To continue our Greatest Test XI of the last century we pick our number nine.
What can you say about Shane Warne, “the finest legspinner the world has ever seen”, according to Richie Benaud? He has mastered the hardest of cricket’s arts, and continued to astound over a 15-year Test career. Yet, for all the flippers, googlies and top-spinners, his brillance lies in far more than these deliveries. Mentally, he is amongst the toughest players who have ever played the game, able to out-think the very finest batsmen and, famously, reduce an excellent Test batsman, Darryl Cullinan, to a man bereft of self-belief against him. He has not been able to display his captaincy skills internationally, but has proved an astute, innovative skipper for Hampshire, able to out-psyche the opposition and imbue copious self-belief in his team-mates.
Warne also has the rare ability to excel himself when up against it and the side need him most. That much was clearly in evidence during the 2005 Ashes when, with a depleted attack and, due to injuries, his own leg-spinning weapons much less than they had been during the mid-90s, Warne relied on his subtlety (not always his biggest strength) cunning to claim an extraordinary 40 wickets in the series. His reputation was made during countless Australian victories; but, if anything, he was even more impressive in defeat.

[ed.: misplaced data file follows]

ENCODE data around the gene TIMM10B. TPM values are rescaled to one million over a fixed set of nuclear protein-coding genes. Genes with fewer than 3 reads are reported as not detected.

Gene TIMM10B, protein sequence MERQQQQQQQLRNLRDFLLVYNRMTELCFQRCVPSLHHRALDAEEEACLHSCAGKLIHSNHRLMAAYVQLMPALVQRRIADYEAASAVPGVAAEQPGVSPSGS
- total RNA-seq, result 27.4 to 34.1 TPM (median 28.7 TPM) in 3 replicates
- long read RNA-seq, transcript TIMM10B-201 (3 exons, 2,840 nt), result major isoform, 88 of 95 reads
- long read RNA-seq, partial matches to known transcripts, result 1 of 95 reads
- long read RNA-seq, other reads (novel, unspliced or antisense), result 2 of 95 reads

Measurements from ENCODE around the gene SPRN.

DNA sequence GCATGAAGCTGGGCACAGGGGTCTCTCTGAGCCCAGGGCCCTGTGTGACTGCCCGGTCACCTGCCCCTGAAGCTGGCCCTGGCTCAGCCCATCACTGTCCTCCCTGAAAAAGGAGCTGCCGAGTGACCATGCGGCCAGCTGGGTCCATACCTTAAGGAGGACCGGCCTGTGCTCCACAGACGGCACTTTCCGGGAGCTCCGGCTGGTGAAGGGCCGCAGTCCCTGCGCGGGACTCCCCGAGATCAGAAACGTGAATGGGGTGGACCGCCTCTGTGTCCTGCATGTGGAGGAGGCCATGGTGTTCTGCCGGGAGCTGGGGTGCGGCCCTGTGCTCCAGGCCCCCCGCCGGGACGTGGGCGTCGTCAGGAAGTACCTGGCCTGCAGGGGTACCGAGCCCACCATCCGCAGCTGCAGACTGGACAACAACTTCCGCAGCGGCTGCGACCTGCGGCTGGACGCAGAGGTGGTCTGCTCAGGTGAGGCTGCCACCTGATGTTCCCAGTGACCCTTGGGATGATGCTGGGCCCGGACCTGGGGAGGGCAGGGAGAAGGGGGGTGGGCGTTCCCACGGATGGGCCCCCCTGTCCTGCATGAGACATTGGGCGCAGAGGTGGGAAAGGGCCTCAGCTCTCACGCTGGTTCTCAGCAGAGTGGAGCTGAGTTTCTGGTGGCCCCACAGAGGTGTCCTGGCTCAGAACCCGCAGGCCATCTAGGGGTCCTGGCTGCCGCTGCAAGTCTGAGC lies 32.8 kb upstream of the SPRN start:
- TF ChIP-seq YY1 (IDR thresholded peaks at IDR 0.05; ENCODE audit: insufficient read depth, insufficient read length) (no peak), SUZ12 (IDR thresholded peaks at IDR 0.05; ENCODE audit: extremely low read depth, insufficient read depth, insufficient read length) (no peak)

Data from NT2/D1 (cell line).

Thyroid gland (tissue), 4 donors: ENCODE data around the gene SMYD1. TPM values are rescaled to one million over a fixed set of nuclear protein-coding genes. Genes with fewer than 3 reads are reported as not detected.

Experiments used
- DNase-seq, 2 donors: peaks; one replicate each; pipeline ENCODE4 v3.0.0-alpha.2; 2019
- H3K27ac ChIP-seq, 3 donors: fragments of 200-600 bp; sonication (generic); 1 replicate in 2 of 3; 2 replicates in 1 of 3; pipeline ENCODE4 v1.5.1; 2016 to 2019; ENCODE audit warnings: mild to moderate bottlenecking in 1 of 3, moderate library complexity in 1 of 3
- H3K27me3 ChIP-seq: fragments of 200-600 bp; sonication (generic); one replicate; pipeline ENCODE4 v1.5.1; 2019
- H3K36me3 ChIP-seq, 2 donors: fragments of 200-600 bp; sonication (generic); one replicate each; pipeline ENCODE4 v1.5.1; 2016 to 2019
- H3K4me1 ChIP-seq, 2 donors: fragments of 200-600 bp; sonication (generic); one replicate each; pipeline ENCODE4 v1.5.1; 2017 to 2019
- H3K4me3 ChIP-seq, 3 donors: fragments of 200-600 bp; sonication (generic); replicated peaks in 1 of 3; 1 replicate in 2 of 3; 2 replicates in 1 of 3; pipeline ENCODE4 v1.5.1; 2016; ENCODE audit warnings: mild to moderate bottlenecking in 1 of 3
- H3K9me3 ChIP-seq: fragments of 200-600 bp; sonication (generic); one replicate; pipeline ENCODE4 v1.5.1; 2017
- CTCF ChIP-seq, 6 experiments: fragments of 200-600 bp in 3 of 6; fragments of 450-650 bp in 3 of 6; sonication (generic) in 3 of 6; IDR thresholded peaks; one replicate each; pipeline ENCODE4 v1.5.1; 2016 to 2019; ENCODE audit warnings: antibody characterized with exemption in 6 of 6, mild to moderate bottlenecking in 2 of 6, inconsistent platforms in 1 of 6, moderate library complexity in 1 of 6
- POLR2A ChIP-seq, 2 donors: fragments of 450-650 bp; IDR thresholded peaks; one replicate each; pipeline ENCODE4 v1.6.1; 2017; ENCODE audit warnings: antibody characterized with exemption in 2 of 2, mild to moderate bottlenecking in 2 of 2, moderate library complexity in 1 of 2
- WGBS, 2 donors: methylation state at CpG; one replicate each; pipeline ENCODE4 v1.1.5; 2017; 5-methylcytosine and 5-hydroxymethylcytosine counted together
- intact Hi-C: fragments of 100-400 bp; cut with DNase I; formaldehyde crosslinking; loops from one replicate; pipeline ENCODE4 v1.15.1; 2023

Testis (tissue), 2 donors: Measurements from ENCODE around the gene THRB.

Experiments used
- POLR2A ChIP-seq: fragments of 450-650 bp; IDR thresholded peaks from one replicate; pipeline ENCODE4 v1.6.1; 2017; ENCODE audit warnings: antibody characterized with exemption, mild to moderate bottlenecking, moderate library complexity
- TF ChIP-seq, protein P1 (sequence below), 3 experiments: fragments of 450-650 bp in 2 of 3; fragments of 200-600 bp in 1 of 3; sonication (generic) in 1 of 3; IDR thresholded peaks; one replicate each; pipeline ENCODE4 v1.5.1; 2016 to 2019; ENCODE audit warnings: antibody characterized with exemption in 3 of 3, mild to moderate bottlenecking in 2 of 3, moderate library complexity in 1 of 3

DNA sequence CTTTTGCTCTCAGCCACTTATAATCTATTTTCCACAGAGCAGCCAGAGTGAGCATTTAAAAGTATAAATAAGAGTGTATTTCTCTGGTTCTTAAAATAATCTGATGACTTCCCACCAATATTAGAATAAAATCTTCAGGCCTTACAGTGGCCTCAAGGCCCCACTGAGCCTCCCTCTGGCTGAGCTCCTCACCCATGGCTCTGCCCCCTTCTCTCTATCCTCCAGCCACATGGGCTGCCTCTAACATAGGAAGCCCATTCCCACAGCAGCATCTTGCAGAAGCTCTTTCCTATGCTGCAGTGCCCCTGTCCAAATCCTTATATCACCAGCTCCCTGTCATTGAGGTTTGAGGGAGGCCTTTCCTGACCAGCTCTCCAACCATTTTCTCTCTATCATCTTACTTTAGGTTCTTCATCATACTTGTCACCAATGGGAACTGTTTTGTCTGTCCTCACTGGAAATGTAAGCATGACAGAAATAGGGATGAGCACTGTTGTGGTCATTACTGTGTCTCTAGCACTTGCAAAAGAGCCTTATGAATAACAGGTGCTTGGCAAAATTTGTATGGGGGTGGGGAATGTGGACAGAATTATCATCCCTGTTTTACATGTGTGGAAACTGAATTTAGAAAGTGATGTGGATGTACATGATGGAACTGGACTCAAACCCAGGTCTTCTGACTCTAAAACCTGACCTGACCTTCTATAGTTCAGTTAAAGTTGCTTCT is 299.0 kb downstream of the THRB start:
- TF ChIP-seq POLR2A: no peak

His achievement in bringing such long-standing consistency to this most enigmatic of arts is remarkable, the result of Warne’s constant desire for cricketing improvement, which saw him develop a number of variations within the leg-spinner (carrying angles and degrees of spin). He made his name with The Ball Of The (20th) Century; the dismissal of Andrew Strauss may just have been The Ball of the 21st except, because it was Warne, the feelings were more of awe than the astonishment that greeted the dismissal of Mike Gatting.
With the bat, Warne also bettered himself when his side most needed him, and should really have scored a Test hundred. His raw statistics – 708 Test wickets in an era of bigger bats and shorter boundaries – are incredible, but his genius has transcended numbers.
The side so far: Sutcliffe, Hutton, Bradman, Hammond, Sobers, Imran (captain), Gilchrist (wicket-keeper), Marshall, Warne
We now only have two players left to select. Share your views on the side by leaving a comment below.